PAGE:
Does Rivals’ Meeting/Beating Analyst Expectation Matter? Evidence of Negative Information Transfers
Posted: 27 Jun 2010
Date Written: June 27, 2010
Prior studies recognize that information transfers associated with a firm’s earnings announcement occur due to shifts in industry’s competition balance. In this paper, we examine whether market assigns a lower reward (greater penalty) to a firm meeting (missing) earnings expectations (therefore MBE and non-MBE) when more rival firms meeting expectations. First, we find that after controlling for rival firms’ earnings information during the period, firms experience more unfavorable abnormal returns when more rival firms meet expectations. Second, we find that the penalty for missing expectation is greater when more rivals meet expectations. Therefore, market’s penalty (reward) for non-MBE (MBE), to some degree at least, depends on the percentage of rivals meeting expectations. Further analyses show that, for MBE firms, a discount on the premium to meeting expectations through expectations management increases when more rivals meet expectations; in contrast, we do not find similar conclusion from firms meeting expectations through earnings management. Therefore, a net premium to MBE is a function of the level of expectation a firm achieves, the proportion of rivals meeting earnings targets, as well as whether a firm meets expectation. Our results are stronger in more competitive industries, and are robust after controlling for investors’ sentiment.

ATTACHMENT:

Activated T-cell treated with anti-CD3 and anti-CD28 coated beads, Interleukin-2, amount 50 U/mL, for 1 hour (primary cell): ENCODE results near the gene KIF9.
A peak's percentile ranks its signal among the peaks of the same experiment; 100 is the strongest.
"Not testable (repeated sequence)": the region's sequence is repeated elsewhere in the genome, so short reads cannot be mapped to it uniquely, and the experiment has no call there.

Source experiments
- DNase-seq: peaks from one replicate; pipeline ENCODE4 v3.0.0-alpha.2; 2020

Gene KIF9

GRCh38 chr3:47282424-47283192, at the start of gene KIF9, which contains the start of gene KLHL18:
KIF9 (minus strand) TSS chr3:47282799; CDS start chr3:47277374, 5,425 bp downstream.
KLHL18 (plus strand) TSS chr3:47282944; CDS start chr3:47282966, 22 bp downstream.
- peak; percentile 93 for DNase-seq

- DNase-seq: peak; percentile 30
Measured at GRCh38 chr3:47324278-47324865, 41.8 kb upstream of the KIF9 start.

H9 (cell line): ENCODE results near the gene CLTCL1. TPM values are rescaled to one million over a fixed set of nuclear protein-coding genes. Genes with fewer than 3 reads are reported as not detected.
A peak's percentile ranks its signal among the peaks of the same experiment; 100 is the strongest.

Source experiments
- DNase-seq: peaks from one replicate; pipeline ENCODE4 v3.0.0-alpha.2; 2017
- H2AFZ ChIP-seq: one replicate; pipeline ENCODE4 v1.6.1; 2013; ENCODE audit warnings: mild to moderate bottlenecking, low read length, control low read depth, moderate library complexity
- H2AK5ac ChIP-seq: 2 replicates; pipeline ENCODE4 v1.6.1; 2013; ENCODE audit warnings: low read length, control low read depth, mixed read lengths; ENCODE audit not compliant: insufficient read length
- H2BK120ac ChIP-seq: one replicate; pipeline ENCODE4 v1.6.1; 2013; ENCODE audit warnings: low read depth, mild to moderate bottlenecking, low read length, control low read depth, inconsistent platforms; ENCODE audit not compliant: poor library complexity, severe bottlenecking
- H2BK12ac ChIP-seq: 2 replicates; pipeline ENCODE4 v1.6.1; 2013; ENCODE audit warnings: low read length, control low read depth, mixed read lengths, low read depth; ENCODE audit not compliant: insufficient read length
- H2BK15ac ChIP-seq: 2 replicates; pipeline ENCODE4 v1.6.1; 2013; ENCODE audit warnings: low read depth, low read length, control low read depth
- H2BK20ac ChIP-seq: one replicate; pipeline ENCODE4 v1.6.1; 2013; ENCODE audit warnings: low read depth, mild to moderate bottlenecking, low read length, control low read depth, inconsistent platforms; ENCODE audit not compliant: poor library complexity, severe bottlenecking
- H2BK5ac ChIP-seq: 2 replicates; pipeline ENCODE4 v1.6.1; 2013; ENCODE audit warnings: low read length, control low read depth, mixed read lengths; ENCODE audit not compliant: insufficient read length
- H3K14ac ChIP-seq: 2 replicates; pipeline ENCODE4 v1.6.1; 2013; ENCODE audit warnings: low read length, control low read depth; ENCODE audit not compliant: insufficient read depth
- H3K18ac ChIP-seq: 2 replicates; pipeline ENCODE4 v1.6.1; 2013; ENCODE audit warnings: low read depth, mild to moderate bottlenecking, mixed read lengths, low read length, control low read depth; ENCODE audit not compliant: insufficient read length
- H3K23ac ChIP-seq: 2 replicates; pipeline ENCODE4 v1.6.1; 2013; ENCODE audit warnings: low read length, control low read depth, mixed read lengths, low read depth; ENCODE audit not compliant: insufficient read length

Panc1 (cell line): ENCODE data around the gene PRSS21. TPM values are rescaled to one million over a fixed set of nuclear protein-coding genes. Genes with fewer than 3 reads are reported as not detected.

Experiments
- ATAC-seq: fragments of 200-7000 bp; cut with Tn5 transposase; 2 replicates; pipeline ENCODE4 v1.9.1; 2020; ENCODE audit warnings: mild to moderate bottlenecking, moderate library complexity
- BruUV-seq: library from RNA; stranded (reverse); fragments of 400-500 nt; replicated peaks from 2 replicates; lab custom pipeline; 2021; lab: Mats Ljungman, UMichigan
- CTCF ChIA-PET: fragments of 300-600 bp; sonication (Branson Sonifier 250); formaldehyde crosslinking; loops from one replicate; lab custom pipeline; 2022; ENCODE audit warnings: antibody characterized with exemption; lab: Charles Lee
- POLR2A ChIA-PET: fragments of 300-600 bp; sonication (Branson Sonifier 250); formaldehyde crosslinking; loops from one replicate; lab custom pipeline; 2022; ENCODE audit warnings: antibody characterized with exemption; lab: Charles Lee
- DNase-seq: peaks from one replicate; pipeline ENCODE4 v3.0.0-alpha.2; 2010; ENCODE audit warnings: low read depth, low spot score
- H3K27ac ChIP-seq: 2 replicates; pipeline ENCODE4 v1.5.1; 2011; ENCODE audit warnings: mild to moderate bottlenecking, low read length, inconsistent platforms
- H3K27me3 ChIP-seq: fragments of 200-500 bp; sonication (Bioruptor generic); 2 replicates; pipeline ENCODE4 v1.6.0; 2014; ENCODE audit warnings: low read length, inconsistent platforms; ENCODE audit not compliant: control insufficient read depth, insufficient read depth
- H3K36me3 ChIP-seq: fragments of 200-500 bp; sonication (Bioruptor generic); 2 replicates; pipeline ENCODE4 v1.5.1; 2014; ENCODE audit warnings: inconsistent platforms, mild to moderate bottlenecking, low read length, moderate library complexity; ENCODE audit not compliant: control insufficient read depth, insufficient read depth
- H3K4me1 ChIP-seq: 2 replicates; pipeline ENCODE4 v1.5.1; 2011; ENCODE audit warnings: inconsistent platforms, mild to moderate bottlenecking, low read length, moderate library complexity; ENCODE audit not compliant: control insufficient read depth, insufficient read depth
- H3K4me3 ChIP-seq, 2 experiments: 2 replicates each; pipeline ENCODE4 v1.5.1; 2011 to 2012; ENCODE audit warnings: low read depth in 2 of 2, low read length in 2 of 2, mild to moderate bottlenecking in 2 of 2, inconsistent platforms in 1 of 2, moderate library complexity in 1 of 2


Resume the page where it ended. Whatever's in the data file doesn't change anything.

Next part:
Keywords: Rival Firms, Meeting Expectations, Information Transfers
JEL Classification: M40, M41
Suggested Citation: Suggested Citation